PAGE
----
The Monument has been a homeland for diverse Native American peoples, a place of exploration for 17th Century Spaniards, a hideout for one of the American West’s most notorious outlaws, and a training ground for World War II airmen and Apollo astronauts.
Abundant cultural sites dating back 10,000-12,000 years dot the landscape including evidence of Mogollon, Mimbres, and Jornada peoples.

Prolific, well-preserved rock art is one of the monument’s defining qualities. BLM estimates include up to 8,000 archaeological sites, from large pueblos to ceramic scatters. A few notable sites, like the huge outdoor exhibition at Apache Flats, comprising over 250 panels, are quite accessible.

Five hikes based out of Las Cruces through the monument’s four areas, offer a cross-section of the abundant recreational opportunities available.

The colorfully layered, 5,900-foot Robledo Mountains’ ridgeline soars 2,000 feet straight above the Río Grande.
The colorfully layered, 5,900-foot Robledo Mountains’ ridgeline soars 2,000 feet straight above the Río Grande. (Photo Credit: Michael Richie/New Mexico Magazine)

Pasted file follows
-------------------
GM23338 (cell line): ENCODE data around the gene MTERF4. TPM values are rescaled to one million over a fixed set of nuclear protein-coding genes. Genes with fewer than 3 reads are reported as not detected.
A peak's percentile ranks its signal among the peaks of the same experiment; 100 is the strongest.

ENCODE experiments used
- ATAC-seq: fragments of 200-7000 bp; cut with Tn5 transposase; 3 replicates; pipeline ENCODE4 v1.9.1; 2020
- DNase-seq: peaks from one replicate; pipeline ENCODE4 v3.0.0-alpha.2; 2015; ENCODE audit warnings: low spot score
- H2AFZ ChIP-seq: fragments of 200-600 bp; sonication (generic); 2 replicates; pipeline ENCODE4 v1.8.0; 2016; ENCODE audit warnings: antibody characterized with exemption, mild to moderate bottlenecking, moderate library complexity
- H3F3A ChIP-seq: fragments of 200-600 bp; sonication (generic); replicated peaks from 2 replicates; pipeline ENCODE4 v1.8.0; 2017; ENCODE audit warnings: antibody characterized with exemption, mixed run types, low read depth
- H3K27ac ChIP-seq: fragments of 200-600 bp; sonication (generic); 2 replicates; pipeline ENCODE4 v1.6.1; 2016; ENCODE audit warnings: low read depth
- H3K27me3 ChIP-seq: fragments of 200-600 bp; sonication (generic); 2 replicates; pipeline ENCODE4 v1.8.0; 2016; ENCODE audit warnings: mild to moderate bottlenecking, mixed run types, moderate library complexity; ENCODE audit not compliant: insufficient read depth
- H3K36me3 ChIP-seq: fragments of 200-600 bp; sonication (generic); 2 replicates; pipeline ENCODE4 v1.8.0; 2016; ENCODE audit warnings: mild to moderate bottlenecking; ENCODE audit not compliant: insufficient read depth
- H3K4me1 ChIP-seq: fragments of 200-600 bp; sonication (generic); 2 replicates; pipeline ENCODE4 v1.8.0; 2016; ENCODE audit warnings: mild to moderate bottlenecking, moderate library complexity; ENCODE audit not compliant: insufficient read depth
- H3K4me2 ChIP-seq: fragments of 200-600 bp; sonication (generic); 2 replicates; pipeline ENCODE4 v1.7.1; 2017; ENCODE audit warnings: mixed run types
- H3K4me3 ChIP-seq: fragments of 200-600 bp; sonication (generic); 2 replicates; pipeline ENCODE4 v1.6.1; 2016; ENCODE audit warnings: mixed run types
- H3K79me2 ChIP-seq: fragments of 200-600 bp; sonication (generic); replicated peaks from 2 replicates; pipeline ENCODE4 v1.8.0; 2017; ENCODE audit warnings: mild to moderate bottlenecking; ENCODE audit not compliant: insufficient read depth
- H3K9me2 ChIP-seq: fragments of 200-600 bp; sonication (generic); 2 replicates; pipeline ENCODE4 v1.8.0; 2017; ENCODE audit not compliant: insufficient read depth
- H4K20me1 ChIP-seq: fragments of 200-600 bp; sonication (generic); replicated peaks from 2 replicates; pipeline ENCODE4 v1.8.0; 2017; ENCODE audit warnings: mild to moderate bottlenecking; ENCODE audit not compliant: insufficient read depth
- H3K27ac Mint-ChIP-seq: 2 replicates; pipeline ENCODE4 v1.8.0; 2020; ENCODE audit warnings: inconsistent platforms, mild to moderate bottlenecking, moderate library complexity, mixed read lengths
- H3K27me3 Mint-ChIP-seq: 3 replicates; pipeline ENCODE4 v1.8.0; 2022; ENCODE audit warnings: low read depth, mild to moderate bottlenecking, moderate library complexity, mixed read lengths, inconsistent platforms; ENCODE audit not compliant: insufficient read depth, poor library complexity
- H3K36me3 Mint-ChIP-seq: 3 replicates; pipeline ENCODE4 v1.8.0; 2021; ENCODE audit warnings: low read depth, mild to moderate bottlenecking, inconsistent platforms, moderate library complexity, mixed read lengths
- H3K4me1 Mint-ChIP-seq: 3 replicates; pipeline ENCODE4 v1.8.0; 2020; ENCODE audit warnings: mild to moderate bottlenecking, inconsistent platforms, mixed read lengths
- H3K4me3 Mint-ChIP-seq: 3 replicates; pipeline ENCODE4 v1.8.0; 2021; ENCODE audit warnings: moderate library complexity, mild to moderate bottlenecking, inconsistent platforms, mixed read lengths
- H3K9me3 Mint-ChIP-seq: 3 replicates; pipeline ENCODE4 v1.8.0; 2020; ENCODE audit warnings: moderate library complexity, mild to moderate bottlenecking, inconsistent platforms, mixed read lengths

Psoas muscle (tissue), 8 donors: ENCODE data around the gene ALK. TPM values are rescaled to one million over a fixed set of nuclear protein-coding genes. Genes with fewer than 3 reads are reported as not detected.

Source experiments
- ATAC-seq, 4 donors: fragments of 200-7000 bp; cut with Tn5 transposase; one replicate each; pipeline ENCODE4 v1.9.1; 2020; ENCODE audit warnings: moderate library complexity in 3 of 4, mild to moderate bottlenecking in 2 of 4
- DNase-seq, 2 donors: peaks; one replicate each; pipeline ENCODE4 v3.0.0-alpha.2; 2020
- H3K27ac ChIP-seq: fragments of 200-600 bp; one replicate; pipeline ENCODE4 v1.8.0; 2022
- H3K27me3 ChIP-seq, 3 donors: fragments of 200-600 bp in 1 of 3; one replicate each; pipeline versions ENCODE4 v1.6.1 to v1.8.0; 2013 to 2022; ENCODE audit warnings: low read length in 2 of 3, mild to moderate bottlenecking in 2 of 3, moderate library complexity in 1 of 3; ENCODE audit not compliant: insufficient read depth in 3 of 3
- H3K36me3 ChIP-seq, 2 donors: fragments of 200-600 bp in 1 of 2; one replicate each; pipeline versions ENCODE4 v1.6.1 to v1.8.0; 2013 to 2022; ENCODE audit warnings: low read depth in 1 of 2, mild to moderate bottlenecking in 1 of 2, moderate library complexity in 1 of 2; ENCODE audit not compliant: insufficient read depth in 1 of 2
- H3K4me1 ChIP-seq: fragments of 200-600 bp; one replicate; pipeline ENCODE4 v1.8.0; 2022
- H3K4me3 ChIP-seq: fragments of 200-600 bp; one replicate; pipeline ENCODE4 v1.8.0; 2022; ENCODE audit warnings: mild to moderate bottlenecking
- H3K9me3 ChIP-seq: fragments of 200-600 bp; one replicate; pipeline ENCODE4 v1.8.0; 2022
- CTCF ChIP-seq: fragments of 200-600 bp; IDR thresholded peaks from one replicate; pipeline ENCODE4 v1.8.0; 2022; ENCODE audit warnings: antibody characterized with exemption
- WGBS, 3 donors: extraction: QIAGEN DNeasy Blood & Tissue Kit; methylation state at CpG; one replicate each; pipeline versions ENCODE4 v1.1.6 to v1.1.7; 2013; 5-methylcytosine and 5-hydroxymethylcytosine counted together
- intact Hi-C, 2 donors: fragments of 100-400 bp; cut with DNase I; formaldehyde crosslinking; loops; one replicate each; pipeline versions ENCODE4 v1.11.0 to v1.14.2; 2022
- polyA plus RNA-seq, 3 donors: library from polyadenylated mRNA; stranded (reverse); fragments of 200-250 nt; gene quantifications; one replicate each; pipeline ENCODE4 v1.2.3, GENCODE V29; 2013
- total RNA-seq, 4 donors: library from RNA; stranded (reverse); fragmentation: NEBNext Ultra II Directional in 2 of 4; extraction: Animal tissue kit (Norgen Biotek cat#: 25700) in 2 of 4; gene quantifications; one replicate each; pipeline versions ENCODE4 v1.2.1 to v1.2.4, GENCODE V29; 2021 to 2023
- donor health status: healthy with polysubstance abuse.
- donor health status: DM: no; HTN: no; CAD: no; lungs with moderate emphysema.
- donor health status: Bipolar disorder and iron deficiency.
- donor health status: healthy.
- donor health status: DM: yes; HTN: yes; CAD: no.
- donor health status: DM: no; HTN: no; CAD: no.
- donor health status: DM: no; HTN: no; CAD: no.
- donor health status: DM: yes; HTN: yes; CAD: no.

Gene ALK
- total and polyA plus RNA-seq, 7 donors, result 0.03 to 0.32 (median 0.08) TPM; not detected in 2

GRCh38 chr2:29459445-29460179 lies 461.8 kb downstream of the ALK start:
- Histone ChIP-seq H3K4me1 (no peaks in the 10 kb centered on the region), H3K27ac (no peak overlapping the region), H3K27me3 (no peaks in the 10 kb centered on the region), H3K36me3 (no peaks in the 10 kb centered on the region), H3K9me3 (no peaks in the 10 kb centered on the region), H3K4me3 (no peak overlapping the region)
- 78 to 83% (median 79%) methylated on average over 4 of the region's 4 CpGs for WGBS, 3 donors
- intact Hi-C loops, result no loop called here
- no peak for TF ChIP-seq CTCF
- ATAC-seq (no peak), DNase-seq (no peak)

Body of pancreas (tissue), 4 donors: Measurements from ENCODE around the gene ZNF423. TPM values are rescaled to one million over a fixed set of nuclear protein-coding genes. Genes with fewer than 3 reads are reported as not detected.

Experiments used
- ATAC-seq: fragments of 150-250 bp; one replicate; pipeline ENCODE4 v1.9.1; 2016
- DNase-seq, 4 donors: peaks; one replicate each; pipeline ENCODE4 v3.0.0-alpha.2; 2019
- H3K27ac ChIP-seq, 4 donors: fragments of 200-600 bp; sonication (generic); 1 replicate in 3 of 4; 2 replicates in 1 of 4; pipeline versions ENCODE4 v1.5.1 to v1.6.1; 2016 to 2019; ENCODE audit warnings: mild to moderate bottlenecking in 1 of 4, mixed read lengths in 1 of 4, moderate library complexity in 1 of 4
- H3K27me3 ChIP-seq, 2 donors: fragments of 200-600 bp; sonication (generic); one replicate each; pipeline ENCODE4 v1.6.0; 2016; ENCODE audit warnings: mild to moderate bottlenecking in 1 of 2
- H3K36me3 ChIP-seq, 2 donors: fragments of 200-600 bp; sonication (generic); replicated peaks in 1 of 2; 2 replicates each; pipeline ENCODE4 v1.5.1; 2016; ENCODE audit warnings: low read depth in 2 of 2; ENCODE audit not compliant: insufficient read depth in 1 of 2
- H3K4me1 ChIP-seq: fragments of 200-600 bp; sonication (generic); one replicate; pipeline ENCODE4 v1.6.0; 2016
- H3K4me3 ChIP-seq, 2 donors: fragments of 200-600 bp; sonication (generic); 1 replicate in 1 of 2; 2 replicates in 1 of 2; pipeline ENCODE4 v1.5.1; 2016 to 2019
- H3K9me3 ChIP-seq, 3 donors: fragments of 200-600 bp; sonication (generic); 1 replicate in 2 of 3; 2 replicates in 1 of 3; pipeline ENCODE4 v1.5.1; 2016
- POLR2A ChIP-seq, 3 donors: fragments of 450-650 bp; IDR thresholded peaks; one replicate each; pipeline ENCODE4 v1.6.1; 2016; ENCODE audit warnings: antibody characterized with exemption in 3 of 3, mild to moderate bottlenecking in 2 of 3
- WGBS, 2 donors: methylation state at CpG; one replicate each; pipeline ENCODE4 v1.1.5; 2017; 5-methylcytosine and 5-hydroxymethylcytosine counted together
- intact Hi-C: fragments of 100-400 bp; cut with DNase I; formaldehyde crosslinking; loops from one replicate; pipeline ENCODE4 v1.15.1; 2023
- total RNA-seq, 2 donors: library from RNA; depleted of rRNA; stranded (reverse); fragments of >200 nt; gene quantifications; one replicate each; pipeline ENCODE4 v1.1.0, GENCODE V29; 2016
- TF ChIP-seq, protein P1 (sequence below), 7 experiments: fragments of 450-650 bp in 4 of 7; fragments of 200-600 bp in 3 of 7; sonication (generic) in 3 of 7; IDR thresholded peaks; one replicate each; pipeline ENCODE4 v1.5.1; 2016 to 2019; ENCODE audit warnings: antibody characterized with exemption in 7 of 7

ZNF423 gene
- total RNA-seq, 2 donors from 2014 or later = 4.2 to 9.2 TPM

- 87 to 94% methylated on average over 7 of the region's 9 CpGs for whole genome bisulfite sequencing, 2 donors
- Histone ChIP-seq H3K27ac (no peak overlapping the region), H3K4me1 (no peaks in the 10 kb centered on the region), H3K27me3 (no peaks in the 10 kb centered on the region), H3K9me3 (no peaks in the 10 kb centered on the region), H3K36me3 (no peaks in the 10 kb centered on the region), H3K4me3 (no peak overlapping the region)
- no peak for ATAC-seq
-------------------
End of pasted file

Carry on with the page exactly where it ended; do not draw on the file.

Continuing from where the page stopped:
Las Cruces’ convenient proximity with its numerous 5-star RV parks serve as a base camp for day trips. Another popular choice for year-round camping is Leasburg Dam State Park located 15 miles north of Las Cruces off I-15.

Valles and Broad Canyons Riparian Corridor Hike 

The Valles Canyon/Broad Canyon corridor features rugged scenery, diverse vegetation, varied wildlife, and well-preserved rock art. Towering north-facing cliffs shelter willows, mesquite trees, ash, desert hawthorns, mature gray oaks, and 750-year-old grandfather junipers. The constant sense of discovery on this three-to-eight-mile open-ended hike makes it difficult to turn around and head back—and it’s just as incredible in reverse.

Soledad Canyon Hike 

This hidden, 6,000-foot-elevation, 10-square-mile natural botanical garden, enclosed by intricately sculpted volcanic peaks and sheer cliffs and pinnacles, is carved into the Organ Mountains’ west slope, where the Needles give way to the gigantic caldera forming the southern part of the range. The well-maintained three-mile loop trail is only 15 minutes from Las Cruces.